[The war diary is available at the National Archives at Kew as WO 172/985.  A transcription of the file, together with extensive footnotes gleaned from other sources, can be read or downloaded here.]

09 November 2017



[1] Frank O'Neill Ford born, 26th September 1892.  Commissioned as 2nd Lieutenant, Indian Army Reserve of Officers, 5th January 1917.  Served with the 86th Carnatic Infantry, 5th January 1917 to 3rd July 1917.  Served with the 85th Burman Rifles (originally the Burma Battalion formed from the Burma Military Police at Mandalay in July 1917 and becoming the 85th Burman Rifles in 1918), 4th July 1917 to 1st January 1920.  Served Iraq, 8th August 1917 to 11th November 1918.  Promoted to Lieutenant, Indian Army Reserve of Officers, 5th January 1918.  Served Iraq, 1919.  As Lieutenant, appointed to the Indian Army (261 IA), 2nd May 1919.  Promoted to Lieutenant, Indian Army, 2nd May 1919, with seniority from 5th October 1918.  Served with the Kachin Company, Burma Military Police attached to the 1st Battalion, 10th Gurkha Rifles, 1st January 1920.  Served with the 3rd Battalion, 70th Kachin Rifles (following re-designation of the 85th Burman Rifles to be the Kachin-Chin Battalion on 1st April 1921 and then the 3rd/70th from November 1921), November 1921 to 1923.  Served with the 3rd Battalion, 20th Burma Rifles (redesignated from the 3rd Battalion, 70th Kachin Rifles), 1922 to 31st March 1937.  Promoted to Captain, 26th September 1922.  Attached to the 10th Battalion, 20th Burma Rifles then leave, 1923.  Attached to the 10th Battalion, 20th Burma Rifles on returning from leave, 28th April 1924 to 1925.  Served Burma (Saya San Rebellion), 1930-32.  Attached to the 10th Battalion, 20th Burma Rifles, early 1933 to summer 1933.  Served as Senior Staff Officer, Mandalay, 1934.  Leave ex-India, 17th February 1935 to 17th February 1936.  Promoted to Major, 26th September 1935.  As Major, permanently seconded to the Burma Rifles, 1st April 1937.  Served as Company Officer, the 3rd Battalion, The Burma Rifles, 1st April 1937 to 30th November 1939.  As Major, acting Lt. Colonel, formed the 13th (Shan States) Battalion, The Burma Rifles, Burma Territorial Force and became the Commanding Officer, 1st December 1939 to May 1942.  Acting Lt. Colonel, 1st May 1941.  Commanding Officer, the Western Chin Levies, December 1942 to March 1943.  Commanding Officer of the Northern Kachin Levies, March 1943 to June 1945.  As Major, temporary Lt. Colonel, promoted to Lt. Colonel, 26th September 1943.  Awarded the O.B.E., gazetted, 8th February 1945.  As Lt. Colonel, Special List (Ex-Indian Army) British Army, retired, 27th October 1947.  Died, 3rd June 1980  (“Distinctly I Remember”, H. Braund, Wren (1972); “War Services of British and Indian Officers of the Indian Army 1941”, Savannah (2004); Burma Defence Services List July 1941; Billion Graves - F O'N Ford; Indian Army List 1919, 1921, 1922, 1923, 1924, 1928, 1930, 1933, 1935, 1936; London Gazette; WO 373/80/326; War diary of the Northern Kachin Levies, WO 172/2656; “Amiable Assassins”, Fellowes-Gordon I., Robert Hale (1957)).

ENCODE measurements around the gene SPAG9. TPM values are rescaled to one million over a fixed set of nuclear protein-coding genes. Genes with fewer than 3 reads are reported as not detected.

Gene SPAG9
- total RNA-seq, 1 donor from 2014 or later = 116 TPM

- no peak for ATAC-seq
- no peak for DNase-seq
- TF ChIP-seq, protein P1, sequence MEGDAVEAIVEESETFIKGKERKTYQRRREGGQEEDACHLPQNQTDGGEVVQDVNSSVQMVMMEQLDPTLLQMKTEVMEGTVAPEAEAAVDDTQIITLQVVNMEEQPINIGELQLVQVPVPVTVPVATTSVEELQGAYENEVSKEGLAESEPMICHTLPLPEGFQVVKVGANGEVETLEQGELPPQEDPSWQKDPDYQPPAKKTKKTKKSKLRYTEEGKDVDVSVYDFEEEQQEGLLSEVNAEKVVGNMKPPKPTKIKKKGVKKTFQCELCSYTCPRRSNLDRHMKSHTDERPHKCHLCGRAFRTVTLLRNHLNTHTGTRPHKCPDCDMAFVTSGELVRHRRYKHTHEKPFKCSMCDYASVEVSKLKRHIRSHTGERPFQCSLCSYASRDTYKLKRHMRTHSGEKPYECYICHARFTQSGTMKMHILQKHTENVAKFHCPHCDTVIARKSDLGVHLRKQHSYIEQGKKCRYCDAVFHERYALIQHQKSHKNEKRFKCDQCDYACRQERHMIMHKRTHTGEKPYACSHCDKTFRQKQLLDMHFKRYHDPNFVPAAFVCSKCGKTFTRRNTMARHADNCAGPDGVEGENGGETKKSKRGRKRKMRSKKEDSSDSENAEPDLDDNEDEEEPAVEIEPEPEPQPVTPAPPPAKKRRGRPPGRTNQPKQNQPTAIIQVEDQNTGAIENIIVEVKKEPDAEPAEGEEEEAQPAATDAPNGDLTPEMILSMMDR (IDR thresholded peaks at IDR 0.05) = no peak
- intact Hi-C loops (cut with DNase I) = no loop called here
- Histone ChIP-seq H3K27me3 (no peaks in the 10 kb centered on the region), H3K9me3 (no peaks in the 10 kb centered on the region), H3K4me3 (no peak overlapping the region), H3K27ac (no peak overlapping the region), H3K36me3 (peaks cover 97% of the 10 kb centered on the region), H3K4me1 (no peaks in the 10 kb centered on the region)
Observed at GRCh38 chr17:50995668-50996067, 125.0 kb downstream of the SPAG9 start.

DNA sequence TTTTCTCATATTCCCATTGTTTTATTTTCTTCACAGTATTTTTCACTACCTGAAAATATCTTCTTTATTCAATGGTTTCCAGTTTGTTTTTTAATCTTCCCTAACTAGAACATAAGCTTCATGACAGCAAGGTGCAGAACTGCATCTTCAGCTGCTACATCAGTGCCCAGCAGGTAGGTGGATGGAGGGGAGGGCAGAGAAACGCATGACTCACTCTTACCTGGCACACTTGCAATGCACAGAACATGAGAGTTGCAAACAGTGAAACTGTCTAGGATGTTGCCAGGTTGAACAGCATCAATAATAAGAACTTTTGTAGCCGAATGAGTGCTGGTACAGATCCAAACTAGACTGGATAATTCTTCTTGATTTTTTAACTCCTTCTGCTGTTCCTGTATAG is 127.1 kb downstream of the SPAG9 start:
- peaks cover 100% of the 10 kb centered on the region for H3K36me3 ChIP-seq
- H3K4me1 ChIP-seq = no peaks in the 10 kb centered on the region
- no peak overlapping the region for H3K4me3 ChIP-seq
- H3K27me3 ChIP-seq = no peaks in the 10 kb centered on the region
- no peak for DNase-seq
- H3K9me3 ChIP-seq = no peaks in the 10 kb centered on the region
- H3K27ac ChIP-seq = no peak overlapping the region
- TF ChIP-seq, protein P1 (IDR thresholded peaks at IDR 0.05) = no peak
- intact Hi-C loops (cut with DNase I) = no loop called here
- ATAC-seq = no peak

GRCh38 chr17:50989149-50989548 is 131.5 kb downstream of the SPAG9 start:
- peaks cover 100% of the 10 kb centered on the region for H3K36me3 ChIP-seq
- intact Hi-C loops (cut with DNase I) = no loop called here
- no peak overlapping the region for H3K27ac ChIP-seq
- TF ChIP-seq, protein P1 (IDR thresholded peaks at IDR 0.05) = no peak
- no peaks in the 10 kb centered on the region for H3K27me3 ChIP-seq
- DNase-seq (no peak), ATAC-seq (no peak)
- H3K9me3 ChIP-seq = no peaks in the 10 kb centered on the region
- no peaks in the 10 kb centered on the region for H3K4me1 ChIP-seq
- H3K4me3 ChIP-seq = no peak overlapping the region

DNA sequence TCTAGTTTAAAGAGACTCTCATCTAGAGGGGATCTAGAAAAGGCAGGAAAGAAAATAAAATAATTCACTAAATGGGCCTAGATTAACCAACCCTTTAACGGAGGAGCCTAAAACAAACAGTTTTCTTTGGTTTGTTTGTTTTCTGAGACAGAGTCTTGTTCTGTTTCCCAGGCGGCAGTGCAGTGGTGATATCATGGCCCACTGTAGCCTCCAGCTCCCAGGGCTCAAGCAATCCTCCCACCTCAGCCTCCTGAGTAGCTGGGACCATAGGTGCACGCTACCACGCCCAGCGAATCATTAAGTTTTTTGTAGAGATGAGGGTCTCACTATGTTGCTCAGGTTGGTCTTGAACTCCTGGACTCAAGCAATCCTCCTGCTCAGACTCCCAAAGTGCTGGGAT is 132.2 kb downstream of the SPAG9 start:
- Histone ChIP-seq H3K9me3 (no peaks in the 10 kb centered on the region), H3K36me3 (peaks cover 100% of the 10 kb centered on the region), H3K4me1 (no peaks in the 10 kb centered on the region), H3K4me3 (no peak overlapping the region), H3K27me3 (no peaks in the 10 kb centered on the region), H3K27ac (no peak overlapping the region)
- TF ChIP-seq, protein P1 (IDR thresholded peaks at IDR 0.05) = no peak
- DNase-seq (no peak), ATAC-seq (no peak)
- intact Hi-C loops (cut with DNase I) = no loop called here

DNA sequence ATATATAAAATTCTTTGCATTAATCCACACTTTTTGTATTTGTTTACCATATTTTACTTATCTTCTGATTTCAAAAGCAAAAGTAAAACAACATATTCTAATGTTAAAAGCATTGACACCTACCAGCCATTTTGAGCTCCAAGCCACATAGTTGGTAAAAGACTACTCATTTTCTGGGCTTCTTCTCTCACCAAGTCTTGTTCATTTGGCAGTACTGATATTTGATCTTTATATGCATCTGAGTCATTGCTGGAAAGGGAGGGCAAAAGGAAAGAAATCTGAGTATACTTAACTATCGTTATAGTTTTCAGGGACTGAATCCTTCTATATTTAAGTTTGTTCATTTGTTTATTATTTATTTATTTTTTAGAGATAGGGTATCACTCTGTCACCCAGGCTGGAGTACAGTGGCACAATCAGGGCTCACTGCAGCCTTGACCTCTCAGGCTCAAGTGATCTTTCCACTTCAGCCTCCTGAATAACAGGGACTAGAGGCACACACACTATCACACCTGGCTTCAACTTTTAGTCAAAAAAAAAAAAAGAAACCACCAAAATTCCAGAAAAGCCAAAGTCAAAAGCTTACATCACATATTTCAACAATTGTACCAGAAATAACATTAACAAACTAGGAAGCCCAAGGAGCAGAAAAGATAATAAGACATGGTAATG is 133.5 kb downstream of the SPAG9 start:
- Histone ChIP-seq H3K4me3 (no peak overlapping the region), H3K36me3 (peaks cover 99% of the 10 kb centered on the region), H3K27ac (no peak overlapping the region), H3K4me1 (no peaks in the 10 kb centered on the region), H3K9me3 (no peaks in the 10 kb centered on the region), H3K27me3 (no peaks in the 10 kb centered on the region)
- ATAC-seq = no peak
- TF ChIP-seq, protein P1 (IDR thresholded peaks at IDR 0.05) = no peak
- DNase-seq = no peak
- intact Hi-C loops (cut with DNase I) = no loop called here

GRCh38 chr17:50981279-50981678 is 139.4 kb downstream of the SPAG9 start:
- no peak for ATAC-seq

[2] “Indian Armed Forces in World War II, The Retreat from Burma 1941-42”.

[3] Strength returns, held in WO 106/3657.

[4] Telegram from the Governor of Burma to the Secretary of State for Burma, dated 8th June 1941, held in WO 106/3657.

[5] WO 172/986.